Addiction is a nasty bug and once it gets its hooks in you it refuses to let go. Add in the ego which thrives on weakness, and you have a lethal dose of insanity. As the genius Albert Einstein reminded us many moons ago, “the definition of insanity is doing the same thing over and over and expecting different results.” Many people have the misconception that ego is full of confidence and direction but it is quite the contrary. Ego is an insecure little child who wants what he wants and will stop at nothing to claim the attention that he craves. Often, attention one never received in his formative years. This starvation reaches toward outer avenues to feed the hunger. The mind trains itself (fostered by ego) to think that if I take that drink, or have sex, or eat that hot fudge sundae, or purge, all my problems will go away. Any of you stuck in this cycle know that it is, once again, a trick of the mind and a temporary fix that only gets worse and more chaotic down the road. When you wake up from your inflicted numbing your problems are still there and you’ve only created more problems feeding your addiction. How much energy does it take to cover your tracks? How much chaos have you created along the way? How many loved ones have you hurt keeping up with your craving? How much hurt have you inflicted upon yourself? There is hope. All this energy put into feeding this monster can be redirected and geared toward healthy choices in your life.
It has been said that you remain stagnate at the age you were when you first started using your “drug.” Growth cannot, and will not, occur until you get clean and mature with the tools you need to recover and claim a healthier lifestyle. The first step is admitting you have a problem. That is when humility steps up and pushes ego aside. The second step is reaching out and asking for help. There are many rehabilitation facilities and programs to assist you in staying on your course to sobriety. The third step is staying on your course, one day at a time. There is a better life for you if you take these steps and stay with it. This I can promise you. Allow Spirit to guide you, step outside of yourself, have faith, and your hope will not be lost.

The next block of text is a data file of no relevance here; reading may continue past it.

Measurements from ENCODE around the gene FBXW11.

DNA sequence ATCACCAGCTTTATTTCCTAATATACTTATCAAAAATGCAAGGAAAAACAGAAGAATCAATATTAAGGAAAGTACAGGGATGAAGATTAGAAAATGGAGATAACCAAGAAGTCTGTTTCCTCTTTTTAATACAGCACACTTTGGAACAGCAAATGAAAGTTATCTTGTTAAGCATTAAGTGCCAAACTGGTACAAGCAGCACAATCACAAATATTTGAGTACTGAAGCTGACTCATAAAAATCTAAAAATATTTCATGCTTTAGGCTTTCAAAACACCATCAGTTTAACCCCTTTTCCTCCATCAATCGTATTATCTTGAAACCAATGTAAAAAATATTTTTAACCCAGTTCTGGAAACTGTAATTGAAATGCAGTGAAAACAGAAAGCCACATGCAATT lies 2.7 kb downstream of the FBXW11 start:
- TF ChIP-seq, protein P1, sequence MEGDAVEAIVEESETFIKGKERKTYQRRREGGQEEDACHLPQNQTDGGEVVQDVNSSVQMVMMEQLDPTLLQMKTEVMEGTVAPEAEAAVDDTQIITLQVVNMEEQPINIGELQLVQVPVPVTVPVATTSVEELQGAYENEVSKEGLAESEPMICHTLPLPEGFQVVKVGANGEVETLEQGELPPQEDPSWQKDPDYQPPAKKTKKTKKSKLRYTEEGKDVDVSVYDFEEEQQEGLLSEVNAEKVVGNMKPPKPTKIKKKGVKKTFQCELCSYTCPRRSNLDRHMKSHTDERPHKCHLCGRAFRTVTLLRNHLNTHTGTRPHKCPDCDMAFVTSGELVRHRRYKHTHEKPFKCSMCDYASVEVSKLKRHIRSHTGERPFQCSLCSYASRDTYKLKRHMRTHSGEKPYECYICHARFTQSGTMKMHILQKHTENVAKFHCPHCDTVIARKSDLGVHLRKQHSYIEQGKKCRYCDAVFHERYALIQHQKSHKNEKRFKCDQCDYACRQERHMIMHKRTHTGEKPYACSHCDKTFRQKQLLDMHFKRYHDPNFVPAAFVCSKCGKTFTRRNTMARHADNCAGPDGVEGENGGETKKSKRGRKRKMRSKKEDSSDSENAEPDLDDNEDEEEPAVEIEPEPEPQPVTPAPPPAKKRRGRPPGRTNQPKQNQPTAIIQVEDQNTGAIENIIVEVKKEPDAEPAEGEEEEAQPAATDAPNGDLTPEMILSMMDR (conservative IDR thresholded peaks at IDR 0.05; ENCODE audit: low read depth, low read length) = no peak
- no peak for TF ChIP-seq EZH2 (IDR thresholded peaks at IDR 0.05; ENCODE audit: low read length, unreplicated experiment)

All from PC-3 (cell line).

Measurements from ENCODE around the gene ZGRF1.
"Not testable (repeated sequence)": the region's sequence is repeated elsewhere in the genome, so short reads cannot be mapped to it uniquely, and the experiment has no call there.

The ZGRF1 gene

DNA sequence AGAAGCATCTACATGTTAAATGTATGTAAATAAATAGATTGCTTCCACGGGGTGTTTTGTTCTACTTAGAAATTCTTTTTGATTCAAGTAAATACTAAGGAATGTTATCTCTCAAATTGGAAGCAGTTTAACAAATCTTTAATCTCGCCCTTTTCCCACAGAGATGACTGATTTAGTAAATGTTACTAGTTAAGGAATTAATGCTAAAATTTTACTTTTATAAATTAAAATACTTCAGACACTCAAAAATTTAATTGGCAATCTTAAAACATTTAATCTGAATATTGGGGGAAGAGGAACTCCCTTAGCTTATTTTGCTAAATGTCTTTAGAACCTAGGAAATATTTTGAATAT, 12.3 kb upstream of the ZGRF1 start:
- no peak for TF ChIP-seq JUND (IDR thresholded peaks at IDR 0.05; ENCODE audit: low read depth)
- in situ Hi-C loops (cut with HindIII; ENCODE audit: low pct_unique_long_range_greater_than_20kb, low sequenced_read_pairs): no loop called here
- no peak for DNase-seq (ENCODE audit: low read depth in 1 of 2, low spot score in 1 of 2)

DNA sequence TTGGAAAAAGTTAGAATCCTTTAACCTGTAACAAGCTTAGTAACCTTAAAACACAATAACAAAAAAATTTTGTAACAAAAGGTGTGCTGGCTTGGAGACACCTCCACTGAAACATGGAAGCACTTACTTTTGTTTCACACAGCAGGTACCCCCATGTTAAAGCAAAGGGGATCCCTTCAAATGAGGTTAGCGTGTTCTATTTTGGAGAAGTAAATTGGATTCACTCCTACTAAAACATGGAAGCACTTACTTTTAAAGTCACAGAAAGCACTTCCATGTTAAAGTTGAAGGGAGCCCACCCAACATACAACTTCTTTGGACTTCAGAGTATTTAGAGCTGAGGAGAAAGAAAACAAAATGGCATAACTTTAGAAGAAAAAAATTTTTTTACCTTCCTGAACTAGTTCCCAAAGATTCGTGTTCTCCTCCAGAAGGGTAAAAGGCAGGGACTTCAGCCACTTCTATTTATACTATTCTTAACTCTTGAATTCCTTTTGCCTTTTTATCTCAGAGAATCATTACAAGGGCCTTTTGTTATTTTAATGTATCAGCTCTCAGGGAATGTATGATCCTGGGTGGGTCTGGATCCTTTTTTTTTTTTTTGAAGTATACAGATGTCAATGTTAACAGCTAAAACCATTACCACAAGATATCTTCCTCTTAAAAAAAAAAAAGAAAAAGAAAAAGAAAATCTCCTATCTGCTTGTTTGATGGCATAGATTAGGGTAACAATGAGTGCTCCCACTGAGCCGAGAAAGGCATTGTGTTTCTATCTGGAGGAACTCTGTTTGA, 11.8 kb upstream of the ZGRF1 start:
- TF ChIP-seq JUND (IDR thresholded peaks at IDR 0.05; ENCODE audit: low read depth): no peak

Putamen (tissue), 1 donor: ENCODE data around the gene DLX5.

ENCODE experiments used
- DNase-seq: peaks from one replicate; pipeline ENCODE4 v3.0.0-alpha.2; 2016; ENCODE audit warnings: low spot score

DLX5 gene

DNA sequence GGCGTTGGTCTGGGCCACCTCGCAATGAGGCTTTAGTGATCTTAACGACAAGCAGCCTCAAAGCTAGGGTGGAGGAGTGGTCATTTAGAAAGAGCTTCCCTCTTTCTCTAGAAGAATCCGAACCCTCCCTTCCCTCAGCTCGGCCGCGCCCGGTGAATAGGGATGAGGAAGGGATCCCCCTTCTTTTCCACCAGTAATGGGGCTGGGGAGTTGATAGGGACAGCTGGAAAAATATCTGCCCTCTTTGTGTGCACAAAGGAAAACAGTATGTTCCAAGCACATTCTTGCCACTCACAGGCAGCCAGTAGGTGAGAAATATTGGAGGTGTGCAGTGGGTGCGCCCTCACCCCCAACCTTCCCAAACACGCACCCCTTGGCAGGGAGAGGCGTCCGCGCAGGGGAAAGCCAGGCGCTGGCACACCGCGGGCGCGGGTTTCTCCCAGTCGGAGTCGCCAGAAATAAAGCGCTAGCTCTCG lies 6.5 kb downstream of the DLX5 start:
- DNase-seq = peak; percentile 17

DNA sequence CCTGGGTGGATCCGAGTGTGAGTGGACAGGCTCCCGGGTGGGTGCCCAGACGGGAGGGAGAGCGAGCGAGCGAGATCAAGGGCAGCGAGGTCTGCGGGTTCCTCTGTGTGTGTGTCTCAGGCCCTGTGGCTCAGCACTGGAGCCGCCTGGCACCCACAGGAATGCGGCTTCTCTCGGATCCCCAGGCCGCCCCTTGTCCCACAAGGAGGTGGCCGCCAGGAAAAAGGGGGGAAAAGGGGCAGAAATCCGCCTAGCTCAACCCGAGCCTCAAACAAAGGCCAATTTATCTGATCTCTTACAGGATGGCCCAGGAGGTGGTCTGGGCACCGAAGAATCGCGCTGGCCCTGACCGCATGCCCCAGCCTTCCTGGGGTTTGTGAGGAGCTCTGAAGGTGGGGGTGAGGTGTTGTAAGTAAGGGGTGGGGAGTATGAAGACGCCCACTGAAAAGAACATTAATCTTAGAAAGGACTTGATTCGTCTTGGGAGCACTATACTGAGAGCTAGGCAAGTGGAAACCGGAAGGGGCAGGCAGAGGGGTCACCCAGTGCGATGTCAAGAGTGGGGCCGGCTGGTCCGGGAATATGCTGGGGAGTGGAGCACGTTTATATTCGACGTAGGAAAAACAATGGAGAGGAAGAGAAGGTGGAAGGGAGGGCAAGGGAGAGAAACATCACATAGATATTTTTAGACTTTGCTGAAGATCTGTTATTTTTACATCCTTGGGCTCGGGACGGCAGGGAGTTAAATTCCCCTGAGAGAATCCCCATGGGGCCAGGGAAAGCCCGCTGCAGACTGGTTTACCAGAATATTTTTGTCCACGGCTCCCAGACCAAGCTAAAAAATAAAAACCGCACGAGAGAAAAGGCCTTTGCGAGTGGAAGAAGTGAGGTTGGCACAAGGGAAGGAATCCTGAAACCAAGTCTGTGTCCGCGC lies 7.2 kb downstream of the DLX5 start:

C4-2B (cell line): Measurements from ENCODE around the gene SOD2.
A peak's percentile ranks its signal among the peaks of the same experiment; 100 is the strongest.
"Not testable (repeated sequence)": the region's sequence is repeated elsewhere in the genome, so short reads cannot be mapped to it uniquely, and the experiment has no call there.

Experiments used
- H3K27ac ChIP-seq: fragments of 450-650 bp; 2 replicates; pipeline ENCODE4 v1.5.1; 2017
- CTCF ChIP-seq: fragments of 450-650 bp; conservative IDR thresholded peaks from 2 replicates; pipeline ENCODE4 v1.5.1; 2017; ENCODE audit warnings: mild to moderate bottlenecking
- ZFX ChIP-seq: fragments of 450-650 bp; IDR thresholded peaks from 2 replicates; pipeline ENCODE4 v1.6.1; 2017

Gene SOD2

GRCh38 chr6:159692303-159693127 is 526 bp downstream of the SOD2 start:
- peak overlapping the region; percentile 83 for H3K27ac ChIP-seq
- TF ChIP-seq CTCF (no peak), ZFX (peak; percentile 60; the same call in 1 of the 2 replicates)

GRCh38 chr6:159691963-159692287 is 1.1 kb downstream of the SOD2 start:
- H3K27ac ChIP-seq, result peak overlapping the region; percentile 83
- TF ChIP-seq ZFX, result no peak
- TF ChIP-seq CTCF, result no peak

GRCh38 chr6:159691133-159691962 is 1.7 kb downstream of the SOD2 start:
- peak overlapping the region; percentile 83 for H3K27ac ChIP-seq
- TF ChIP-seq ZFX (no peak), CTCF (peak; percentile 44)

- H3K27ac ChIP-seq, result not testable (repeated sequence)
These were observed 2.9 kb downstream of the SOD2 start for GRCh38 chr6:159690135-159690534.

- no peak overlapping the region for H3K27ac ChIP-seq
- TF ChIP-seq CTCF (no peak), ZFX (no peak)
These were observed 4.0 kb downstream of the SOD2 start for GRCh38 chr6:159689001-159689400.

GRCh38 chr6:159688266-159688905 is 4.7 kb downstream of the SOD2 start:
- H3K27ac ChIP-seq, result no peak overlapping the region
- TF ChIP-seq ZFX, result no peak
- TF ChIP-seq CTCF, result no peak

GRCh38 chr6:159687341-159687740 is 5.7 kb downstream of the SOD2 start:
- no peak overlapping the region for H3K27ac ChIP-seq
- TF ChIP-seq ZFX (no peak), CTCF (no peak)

Below are the 12 steps followed by many programs dealing with addiction. The steps were developed by Sam Shoemaker and Bill Wilson, originally printed in the book, Alcoholics Anonymous, back in 1939. It has saved more lives than can be counted.
The 12 Steps
- Step 1 – We admitted we were powerless over our addiction – that our lives had become unmanageable
- Step 2 – Came to believe that a Power greater than ourselves could restore us to sanity
- Step 3 – Made a decision to turn our will and our lives over to the care of God as we understood God
- Step 4 – Made a searching and fearless moral inventory of ourselves
- Step 5 – Admitted to God, to ourselves and to another human being the exact nature of our wrongs
- Step 6 – Were entirely ready to have God remove all these defects of character
- Step 7 – Humbly asked God to remove our shortcomings
- Step 8 – Made a list of all persons we had harmed, and became willing to make amends to them all
- Step 9 – Made direct amends to such people wherever possible, except when to do so would injure them or others
- Step 10 – Continued to take personal inventory and when we were wrong promptly admitted it
- Step 11 – Sought through prayer and meditation to improve our conscious contact with God as we understood God, praying only for knowledge of God’s will for us and the power to carry that out
- Step 12 – Having had a spiritual awakening as the result of these steps, we tried to carry this message to other addicts, and to practice these principles in all our affairs